Adverse Childhood Experiences and Child Development Outcomes in Ceará, Brazil: A Population-based Study

Published:November 04, 2020DOI:


      More than 200 million children fail to reach their full developmental potential in low- and middle-income countries. Adverse childhood experiences, maternal mental health, and intimate partner violence are negatively associated with child development outcomes. The relationship of these risk factors with child communication, gross motor, fine motor, problem-solving, and personal–social development scores in Brazil are assessed.


      A population-based, cross-sectional study of preschool children living in the state of Ceará, Brazil, in 2017 was conducted. Child development was assessed with the Ages and Stages Questionnaire. Adverse childhood experiences for children were self-reported by the participants’ mothers using the Centers for Disease Control and Prevention Adverse Childhood Experiences Study‒adapted metric. Maternal mental health and intimate partner violence were evaluated using validated questionnaires. Sample-adjusted multivariable generalized linear models with interaction terms were used to determine the association of intimate partner violence, maternal mental health, and adverse childhood experiences with developmental outcomes and identify possible moderators. Data were analyzed between 2019 and 2020.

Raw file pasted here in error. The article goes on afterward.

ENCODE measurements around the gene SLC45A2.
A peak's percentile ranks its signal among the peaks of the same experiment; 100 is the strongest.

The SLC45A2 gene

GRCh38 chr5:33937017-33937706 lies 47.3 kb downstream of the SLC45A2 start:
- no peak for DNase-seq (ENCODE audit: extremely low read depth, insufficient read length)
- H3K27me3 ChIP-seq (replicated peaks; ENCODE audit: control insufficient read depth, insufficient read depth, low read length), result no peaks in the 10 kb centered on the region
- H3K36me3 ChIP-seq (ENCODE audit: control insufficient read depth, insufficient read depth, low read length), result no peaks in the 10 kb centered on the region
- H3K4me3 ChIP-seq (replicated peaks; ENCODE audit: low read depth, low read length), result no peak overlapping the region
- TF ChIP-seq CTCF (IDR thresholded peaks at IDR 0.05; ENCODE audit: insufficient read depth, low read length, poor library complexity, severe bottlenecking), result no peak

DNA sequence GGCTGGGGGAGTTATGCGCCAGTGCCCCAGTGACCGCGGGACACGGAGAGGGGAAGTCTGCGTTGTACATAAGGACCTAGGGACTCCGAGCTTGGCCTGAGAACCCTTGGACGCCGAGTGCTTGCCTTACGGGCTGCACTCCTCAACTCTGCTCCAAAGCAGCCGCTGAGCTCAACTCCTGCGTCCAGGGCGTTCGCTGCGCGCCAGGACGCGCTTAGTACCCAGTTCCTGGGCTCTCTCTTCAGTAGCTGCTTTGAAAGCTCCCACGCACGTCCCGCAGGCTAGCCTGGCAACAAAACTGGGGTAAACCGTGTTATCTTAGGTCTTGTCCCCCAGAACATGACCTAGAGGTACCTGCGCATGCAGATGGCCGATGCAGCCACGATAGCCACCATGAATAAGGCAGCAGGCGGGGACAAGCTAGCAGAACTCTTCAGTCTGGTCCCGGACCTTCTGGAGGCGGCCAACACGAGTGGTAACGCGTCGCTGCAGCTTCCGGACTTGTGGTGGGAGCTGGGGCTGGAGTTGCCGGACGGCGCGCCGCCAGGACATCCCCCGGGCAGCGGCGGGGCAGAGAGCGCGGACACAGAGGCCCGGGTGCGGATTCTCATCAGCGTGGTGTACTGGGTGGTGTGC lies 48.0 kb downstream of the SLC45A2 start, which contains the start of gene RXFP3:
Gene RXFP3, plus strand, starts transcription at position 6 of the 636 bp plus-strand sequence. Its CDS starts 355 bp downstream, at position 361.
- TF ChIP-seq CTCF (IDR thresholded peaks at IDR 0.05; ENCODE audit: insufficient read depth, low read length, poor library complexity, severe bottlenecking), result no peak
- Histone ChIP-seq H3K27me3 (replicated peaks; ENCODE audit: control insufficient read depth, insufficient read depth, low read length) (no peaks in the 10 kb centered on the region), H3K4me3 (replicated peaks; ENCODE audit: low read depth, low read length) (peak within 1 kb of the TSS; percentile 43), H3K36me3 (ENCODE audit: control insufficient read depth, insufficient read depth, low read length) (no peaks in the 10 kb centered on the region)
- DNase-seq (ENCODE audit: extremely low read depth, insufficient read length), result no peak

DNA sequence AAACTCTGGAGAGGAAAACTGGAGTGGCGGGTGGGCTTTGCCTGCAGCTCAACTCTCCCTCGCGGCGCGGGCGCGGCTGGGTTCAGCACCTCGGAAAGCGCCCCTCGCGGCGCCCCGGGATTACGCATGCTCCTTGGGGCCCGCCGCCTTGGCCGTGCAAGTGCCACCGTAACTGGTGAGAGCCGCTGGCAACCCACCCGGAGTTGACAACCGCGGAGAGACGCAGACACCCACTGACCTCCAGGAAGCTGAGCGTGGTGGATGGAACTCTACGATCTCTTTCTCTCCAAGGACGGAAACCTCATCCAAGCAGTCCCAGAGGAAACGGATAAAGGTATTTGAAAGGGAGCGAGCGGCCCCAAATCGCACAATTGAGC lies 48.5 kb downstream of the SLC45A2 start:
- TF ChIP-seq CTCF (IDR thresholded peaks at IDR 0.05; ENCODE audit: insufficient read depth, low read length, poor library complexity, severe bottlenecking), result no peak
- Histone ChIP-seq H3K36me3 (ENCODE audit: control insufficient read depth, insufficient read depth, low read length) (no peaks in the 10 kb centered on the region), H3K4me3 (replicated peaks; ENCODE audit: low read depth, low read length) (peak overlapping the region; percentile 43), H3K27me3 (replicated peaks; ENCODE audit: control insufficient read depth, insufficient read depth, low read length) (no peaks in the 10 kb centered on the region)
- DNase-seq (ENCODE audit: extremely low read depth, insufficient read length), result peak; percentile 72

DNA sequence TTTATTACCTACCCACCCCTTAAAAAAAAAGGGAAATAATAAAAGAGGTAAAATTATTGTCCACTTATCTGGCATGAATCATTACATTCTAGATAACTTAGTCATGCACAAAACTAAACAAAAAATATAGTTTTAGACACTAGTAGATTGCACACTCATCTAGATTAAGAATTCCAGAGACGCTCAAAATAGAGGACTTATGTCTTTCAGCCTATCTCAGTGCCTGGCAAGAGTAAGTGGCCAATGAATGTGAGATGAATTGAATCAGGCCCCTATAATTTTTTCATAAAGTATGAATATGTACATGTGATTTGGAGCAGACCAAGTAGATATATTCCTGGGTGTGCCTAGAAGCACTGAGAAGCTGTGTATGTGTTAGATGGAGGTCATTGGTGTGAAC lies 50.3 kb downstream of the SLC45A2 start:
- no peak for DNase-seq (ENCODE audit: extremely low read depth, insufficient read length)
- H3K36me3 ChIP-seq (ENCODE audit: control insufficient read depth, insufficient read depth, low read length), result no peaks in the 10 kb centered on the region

Children exposed to ≥3 adverse childhood experiences had −0.12 (95% CI= −0.24, 0) lower communication, −0.25 (95% CI= −0.46, −0.03) lower gross motor, −0.27 (95% CI= −0.47, −0.07) lower fine motor, and −0.17 (95% CI= −0.3, −0.03) lower personal–social domain scores than children with no adverse childhood experiences. Furthermore, the greater number of adverse childhood experiences was linearly associated with lower developmental scores. Maternal mental health and intimate partner violence were also associated with lower development scores.


      Adverse childhood experiences were independently associated with developmental outcomes in Brazilian children. Community-based interventions to reduce the impact of adverse childhood experiences, intimate partner violence, and maternal mental health may benefits child development outcomes.
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